Cautious Beginnings: Canadian Foreign Intelligence, 1939-51.

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timothyrobarts
Posts: 107
Joined: February 3rd, 2011, 12:43 pm

Cautious Beginnings: Canadian Foreign Intelligence, 1939-51.

Post by timothyrobarts » July 5th, 2011, 5:33 pm

Kurt F. Jensen. Cautious Beginnings: Canadian Foreign Intelligence, 1939-51.
Vancouver University of British Columbia Press, 2009. 230 pp. $37.95 (paper), ISBN 978-0-7748-1483-6.

http://www2.carleton.ca/polisci/faculty ... en-kurt-f/

http://www.amazon.co.uk/Cautious-Beginn ... 0774814829

Synopsis
When World War II began, Canada had no foreign intelligence capacity. At the time, Canada's political leaders concluded that a clandestine intelligence service was not essential to meet the nation's intelligence requirements. Yet, by the early 1950s, Canada possessed foreign intelligence resources that rivalled or exceeded those of many nations."Cautious Beginnings" reveals how the government created an intelligence organization during the war that aided Allied resources and established operations such as Signal Intelligence interception and Human Intelligence. In the postwar years, Canada went on to reconfigure its foreign intelligence to meet the challenges of a changing world and establish the framework for the nation's current foreign intelligence capabilities.Kurt Jensen makes a significant contribution to our understanding of the early foundations and evolution of security and intelligence in Canada. Drawing on newly released materials and exhaustive research, this book will greatly interest students and academics in Canadian history, political science, military history, specialists in the field, and anyone interested in the often mysterious world of foreign intelligence.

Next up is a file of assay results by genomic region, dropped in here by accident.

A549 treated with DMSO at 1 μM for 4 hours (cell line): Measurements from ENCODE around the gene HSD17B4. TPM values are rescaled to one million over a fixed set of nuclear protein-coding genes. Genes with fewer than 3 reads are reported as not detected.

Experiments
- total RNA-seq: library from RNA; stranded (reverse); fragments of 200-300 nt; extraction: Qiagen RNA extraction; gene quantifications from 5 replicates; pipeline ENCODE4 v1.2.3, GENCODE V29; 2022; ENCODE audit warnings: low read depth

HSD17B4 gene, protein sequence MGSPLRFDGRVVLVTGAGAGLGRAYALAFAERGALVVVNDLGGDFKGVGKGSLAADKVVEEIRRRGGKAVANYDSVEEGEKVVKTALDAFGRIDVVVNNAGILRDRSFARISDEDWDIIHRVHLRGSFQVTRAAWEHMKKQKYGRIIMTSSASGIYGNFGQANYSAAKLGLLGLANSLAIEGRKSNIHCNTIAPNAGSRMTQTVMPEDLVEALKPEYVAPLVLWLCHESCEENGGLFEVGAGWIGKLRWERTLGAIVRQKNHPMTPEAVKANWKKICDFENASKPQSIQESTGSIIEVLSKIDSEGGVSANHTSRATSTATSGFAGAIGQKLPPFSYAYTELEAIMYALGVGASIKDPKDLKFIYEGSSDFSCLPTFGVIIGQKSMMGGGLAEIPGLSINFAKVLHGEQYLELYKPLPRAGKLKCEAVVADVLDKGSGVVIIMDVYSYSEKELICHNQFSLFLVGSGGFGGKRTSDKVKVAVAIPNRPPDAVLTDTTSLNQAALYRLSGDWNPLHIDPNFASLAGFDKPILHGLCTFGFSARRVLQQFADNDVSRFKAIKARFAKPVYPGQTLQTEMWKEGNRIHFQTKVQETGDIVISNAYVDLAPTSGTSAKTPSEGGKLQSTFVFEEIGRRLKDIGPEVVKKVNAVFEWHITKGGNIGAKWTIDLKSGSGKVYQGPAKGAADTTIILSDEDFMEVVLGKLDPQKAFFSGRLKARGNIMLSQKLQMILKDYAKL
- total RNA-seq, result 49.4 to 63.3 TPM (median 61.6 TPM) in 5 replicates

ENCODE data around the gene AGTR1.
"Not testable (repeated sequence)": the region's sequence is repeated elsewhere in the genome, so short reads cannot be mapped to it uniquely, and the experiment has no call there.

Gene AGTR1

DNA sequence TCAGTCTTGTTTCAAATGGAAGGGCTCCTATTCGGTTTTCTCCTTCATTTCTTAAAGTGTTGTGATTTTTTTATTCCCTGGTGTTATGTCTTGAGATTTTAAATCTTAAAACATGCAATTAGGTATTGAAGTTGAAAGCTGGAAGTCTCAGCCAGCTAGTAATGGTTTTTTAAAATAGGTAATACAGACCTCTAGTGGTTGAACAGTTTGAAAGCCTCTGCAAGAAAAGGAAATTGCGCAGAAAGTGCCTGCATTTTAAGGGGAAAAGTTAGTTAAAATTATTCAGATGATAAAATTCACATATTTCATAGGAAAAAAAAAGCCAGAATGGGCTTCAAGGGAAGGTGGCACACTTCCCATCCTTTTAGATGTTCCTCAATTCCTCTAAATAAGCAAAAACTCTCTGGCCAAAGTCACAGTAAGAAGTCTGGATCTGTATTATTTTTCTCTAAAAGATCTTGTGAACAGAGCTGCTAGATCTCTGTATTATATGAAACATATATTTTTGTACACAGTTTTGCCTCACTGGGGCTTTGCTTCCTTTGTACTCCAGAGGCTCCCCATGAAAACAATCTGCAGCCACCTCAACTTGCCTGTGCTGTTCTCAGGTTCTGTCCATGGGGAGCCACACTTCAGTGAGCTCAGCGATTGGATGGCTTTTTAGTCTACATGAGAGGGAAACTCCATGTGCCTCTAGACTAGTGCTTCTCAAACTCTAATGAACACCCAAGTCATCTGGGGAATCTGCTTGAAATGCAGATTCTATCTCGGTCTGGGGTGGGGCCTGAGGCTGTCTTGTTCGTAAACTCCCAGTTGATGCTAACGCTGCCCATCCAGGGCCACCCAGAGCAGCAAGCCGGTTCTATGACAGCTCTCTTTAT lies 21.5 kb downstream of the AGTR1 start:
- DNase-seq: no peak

Last edited by timothyrobarts on July 8th, 2011, 4:02 pm, edited 1 time in total.

timothyrobarts
Posts: 107
Joined: February 3rd, 2011, 12:43 pm

Re: Cautious Beginnings: Canadian Foreign Intelligence, 1939

Post by timothyrobarts » July 8th, 2011, 4:01 pm

NB. This section will soon be accessible by an MP3 audio file recording of an interview by telephone with the author of the book. It is to be hoped that this will present the book in a medium which is not always available to the reading public who may buy their own copies of the book and who may wish to research the subject in more detail. There may also be available a YouTube.com presentation.

The Robarts.com website is also able to offer web conferencing facilities (audio and online chat) which may be helful to any student or researcher of the subject of the evolution and development of the Canadian Foreign Intelligence Service since World War 2.

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